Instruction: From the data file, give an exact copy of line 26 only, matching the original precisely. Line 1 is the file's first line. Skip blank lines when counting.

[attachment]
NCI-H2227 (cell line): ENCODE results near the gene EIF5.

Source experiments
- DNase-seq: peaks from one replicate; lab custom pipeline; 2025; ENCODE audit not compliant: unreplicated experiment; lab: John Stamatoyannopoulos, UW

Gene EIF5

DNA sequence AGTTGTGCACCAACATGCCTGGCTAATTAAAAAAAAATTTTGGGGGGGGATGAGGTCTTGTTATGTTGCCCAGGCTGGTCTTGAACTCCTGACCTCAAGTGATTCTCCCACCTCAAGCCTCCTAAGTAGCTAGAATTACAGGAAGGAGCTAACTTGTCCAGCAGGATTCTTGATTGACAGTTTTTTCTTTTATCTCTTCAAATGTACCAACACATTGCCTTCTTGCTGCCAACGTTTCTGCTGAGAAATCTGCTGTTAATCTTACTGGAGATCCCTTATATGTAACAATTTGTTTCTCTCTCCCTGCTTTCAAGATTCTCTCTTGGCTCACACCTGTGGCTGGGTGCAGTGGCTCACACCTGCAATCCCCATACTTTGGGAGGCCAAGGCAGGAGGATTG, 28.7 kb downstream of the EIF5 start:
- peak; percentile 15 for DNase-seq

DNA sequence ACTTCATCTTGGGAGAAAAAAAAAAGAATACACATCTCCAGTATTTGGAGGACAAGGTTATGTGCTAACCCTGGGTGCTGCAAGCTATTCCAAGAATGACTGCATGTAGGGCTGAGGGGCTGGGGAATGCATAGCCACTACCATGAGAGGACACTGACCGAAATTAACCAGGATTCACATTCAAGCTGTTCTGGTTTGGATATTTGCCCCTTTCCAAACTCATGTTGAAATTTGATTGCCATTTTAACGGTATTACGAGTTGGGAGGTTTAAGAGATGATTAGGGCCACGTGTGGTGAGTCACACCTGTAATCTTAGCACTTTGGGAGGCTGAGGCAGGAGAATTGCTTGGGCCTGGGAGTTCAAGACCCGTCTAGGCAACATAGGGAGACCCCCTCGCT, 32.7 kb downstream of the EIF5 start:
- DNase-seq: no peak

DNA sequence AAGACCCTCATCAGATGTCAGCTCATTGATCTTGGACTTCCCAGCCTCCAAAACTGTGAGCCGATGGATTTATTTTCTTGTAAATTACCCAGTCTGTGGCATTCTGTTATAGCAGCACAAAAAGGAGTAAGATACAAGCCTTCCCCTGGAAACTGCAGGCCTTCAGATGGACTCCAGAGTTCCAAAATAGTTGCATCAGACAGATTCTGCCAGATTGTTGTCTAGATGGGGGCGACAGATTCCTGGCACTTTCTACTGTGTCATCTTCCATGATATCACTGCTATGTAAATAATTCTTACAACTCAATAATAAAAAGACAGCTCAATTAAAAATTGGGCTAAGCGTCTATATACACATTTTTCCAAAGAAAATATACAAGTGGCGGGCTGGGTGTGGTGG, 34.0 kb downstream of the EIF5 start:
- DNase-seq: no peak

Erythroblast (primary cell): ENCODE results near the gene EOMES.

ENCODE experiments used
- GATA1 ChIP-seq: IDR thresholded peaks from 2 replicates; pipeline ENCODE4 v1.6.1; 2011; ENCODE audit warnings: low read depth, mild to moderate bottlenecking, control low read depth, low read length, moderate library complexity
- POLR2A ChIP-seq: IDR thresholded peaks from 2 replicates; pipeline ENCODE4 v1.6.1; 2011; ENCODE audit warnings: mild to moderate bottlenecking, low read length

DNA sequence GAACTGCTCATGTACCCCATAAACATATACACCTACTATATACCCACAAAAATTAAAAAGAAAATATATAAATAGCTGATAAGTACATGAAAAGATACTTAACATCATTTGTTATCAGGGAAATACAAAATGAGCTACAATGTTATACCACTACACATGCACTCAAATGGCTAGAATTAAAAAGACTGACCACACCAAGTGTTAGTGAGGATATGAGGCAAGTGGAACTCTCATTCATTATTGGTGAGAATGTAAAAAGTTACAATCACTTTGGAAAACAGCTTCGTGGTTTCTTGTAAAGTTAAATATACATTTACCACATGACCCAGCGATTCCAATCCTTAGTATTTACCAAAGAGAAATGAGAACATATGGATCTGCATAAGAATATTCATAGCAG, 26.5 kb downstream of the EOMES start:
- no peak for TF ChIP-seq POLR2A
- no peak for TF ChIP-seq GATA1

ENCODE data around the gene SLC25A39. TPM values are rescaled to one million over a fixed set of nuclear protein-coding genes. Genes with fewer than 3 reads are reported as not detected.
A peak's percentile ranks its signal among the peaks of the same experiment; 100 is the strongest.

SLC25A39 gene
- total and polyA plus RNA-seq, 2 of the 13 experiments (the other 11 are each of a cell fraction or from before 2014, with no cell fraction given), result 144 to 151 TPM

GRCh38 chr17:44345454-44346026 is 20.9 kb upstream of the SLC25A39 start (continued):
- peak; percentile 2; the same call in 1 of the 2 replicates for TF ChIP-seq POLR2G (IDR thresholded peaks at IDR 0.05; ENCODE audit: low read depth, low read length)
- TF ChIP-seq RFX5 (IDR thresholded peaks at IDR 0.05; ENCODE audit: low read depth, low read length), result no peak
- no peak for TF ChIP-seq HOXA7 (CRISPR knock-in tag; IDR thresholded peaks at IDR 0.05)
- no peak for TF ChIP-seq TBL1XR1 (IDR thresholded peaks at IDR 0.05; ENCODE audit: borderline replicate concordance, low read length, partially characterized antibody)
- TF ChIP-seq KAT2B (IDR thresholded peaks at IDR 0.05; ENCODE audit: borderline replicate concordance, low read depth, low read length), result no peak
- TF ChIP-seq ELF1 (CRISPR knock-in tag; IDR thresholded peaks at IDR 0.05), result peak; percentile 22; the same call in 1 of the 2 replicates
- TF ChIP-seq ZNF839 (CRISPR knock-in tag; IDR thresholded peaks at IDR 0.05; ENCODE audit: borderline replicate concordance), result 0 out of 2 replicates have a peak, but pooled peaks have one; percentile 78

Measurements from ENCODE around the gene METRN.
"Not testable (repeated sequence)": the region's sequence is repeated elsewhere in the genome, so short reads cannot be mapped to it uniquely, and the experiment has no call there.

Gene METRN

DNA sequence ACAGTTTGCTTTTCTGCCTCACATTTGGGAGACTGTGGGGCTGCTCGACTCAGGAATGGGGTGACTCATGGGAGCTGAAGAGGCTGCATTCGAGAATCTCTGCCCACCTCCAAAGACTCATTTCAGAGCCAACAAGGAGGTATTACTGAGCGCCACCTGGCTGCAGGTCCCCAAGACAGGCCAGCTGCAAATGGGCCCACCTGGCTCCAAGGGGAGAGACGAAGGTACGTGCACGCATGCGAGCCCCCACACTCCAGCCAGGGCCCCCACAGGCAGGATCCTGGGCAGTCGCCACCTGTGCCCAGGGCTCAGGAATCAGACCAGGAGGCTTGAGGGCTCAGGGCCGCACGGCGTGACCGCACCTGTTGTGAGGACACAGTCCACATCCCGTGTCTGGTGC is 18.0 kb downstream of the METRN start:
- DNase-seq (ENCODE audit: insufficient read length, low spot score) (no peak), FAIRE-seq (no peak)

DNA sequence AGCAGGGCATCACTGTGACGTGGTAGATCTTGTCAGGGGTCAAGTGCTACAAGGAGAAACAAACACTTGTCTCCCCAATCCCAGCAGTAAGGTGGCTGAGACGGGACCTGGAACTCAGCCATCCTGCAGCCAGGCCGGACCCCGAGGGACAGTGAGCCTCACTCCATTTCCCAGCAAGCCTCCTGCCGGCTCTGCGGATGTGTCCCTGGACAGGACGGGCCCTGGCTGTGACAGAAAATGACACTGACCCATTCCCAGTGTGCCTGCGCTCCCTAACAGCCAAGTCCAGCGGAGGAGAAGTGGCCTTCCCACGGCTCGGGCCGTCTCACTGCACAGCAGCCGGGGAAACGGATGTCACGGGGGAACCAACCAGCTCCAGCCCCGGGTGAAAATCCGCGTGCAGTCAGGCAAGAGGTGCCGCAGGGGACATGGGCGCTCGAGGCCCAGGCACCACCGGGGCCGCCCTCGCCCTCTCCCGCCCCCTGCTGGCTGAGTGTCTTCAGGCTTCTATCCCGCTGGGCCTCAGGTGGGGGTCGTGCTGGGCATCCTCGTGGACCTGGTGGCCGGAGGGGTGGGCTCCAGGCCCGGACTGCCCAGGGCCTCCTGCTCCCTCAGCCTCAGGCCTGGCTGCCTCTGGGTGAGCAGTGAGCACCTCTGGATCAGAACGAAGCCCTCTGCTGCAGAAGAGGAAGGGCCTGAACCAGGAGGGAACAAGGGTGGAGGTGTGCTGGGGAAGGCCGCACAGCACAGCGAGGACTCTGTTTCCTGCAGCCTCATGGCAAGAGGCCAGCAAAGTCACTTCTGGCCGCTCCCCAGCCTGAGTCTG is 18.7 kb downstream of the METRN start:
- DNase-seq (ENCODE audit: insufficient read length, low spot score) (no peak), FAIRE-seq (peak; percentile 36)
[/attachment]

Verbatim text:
- no peak for TF ChIP-seq TBL1XR1 (IDR thresholded peaks at IDR 0.05; ENCODE audit: borderline replicate concordance, low read length, partially characterized antibody)